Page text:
Thus, “what about Christian citizens who believe they have a right to a quiet Sabbath?” Does this “right to a quiet Sabbath” mean that nobody else has any right at all to the day? The right to rest is not more sacred than the right to labor. These people who want to rest on Sunday ignore the rights of the people who want to work or to engage in recreation. They can have a “quiet Sabbath” if they wish it, either at home, or in the fields, or at church. They are perfectly free to secure a quiet Sabbath in any of these ways, but they demand that other people shall not be left free. They can have a “quiet Sabbath” without disturbing other people; but that is not what they want. They want all work stopped, no matter if they are ten miles away from it. They want all plays and amusements prohibited no matter how far removed from their sight and hearing. They want to be allowed to say not only how they themselves shall regard Sunday, but how other people shall regard it. And they have the impudence to demand this as one of their “rights.” If they would learn to mind their own business, certainly one of the civil obstacles to their enjoyment of a “quiet Sabbath” would be removed.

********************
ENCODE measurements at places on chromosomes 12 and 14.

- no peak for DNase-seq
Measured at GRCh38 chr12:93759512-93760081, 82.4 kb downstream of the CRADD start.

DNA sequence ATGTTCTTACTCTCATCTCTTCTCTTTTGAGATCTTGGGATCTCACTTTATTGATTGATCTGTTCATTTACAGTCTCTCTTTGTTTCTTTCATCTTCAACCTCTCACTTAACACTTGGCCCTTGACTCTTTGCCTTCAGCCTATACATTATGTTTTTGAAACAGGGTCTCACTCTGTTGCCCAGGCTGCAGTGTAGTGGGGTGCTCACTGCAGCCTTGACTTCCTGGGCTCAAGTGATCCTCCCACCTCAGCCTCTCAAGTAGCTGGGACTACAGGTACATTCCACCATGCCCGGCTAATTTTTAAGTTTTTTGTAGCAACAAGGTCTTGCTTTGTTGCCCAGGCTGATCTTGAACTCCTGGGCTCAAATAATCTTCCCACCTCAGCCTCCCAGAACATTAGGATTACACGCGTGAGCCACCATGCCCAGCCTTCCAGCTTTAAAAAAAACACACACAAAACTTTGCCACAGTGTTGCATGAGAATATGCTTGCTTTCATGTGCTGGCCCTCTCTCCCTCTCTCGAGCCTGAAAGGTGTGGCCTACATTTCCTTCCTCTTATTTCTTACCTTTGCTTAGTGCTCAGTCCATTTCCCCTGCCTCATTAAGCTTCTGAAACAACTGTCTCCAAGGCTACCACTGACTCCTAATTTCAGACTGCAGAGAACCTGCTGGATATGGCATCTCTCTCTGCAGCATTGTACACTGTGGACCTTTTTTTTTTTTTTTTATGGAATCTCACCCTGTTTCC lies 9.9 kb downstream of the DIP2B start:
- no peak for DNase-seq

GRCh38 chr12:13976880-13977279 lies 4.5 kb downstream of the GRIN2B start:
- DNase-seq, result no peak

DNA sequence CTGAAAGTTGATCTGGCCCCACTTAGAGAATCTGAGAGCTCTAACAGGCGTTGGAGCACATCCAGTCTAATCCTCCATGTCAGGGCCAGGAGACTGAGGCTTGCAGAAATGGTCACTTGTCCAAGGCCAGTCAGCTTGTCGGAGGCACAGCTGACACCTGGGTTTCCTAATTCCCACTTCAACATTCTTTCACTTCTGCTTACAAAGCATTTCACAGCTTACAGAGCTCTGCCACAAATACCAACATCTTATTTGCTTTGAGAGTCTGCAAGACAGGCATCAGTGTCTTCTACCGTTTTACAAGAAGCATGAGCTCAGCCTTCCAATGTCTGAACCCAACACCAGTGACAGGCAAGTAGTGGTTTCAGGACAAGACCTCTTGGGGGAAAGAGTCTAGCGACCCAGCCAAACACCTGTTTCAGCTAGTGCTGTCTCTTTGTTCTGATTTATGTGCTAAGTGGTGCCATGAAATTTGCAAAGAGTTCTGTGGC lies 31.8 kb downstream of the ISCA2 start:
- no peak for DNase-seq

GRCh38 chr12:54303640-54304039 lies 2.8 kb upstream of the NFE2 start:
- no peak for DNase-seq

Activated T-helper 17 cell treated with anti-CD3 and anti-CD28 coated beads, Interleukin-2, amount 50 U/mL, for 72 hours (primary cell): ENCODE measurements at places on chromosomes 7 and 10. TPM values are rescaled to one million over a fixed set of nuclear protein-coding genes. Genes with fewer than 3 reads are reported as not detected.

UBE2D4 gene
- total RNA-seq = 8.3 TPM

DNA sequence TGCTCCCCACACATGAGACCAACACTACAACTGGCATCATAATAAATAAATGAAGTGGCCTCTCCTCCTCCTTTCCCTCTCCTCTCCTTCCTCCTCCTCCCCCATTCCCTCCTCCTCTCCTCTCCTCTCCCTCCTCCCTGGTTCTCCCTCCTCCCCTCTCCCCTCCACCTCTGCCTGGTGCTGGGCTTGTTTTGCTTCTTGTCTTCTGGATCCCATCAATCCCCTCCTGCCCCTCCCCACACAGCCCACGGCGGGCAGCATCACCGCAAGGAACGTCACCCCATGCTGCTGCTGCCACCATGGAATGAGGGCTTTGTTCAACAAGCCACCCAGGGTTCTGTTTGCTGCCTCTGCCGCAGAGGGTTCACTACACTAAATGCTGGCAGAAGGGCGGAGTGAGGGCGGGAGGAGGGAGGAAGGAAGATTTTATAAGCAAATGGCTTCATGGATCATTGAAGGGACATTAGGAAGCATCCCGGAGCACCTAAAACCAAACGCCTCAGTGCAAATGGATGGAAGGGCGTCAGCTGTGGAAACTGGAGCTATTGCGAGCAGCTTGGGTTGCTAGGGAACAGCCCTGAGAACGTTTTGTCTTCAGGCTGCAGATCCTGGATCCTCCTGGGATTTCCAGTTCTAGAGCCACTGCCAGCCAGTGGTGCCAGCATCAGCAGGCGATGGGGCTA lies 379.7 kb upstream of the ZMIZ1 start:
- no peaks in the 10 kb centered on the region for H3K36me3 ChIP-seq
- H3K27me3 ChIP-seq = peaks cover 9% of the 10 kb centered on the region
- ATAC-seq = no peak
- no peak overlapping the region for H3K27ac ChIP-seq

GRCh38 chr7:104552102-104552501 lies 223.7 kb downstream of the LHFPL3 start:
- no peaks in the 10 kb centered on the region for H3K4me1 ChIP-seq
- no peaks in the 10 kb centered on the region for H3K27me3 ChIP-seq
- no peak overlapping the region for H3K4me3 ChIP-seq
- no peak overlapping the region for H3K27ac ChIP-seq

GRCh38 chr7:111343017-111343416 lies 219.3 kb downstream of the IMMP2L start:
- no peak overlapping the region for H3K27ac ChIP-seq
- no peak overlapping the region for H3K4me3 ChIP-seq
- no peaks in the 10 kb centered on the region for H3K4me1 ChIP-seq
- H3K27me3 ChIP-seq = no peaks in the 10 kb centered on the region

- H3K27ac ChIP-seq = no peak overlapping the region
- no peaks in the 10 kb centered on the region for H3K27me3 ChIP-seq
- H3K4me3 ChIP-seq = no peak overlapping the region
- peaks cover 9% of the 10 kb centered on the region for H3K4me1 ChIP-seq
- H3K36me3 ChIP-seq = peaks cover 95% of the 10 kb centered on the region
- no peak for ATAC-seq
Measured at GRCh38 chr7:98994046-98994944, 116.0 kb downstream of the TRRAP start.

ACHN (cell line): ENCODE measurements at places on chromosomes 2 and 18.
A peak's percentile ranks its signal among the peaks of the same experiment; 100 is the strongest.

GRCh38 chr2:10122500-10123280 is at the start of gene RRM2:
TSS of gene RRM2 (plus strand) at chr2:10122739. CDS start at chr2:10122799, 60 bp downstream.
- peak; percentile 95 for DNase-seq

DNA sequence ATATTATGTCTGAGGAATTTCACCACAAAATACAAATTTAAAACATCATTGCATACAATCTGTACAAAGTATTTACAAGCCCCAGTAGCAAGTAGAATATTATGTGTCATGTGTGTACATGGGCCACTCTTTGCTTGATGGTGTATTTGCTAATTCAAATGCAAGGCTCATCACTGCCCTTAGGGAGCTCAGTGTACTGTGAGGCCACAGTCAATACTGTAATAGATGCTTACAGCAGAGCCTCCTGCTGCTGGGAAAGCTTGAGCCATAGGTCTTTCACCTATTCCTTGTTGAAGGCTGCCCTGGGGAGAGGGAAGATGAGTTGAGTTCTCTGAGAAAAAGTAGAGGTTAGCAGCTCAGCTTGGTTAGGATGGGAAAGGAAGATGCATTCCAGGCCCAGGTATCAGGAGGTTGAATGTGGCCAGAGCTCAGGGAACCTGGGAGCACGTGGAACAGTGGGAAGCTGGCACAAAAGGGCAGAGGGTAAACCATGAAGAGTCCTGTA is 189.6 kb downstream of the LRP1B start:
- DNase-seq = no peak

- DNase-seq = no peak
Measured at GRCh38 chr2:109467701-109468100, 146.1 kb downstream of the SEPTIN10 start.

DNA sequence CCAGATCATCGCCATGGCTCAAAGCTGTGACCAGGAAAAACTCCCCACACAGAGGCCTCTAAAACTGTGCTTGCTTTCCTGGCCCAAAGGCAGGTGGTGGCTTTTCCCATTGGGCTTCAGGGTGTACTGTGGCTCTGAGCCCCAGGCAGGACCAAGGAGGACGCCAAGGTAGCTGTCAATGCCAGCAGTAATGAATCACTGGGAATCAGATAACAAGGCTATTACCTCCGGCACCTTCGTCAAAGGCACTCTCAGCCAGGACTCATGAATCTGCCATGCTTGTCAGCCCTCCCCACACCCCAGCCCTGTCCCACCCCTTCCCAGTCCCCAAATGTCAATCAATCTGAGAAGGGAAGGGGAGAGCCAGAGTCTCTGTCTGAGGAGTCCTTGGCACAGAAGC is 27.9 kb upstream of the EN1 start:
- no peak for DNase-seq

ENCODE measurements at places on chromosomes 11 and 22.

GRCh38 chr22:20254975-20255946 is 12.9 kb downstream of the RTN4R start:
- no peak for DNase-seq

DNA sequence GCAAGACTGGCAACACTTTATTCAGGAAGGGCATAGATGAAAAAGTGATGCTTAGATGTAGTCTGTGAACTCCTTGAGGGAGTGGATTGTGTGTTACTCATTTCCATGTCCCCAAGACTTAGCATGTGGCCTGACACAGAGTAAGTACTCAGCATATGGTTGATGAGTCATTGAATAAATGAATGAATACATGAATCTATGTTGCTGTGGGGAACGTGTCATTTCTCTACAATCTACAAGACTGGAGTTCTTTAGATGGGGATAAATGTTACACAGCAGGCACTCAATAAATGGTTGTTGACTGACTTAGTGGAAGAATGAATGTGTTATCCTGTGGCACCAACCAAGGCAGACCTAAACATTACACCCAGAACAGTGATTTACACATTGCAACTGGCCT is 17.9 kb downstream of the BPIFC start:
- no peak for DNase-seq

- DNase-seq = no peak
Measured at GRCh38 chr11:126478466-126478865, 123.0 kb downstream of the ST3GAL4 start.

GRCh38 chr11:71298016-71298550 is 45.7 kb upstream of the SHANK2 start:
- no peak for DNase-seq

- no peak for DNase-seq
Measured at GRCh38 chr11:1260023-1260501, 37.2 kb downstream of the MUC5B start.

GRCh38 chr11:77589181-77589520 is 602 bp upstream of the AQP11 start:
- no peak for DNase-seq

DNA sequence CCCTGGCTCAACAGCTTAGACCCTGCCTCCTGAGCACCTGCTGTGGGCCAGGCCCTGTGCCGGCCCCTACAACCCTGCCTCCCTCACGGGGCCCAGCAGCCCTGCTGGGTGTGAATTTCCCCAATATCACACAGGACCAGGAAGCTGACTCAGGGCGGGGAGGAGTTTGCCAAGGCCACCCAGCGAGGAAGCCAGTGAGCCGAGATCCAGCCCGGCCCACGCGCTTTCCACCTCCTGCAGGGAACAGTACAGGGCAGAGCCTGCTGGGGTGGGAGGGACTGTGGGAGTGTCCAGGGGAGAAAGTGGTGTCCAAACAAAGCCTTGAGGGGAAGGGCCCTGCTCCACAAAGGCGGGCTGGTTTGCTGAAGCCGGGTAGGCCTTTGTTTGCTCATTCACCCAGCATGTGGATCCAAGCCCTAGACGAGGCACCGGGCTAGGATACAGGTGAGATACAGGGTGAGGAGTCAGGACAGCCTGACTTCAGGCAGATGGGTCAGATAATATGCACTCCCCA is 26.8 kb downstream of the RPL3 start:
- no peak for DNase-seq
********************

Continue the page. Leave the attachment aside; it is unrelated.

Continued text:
And so of the other infringements of “rights” which he mentions; they are all infringements of the “right” to say what somebody else shall do; which of course is not a right at all. Let Roman Catholics, and other religious bodies, instruct their children in religion in their own schools. Nobody denies them the privilege. And let religion be kept out of the public schools, in order that no one be taxed to support a religion which he repudiates. Let every one be free to support his own religion to the fullest extent, but not “free” to say that some one else must support it also. Freedom to dictate what other people must do is not freedom at all, but despotism.
And let those conscientious citizens who do not believe in war, stay away from war. They can claim no right to say what other people shall do in the matter. Likewise those who do not believe in capital punishment,—let them order their own conduct in the matter as they see fit; nobody will interfere with them. And let them leave other people equally free.
The simple rule which governs the whole matter is that no one—not even the National Reformer—has a right to interfere with the rights of other people.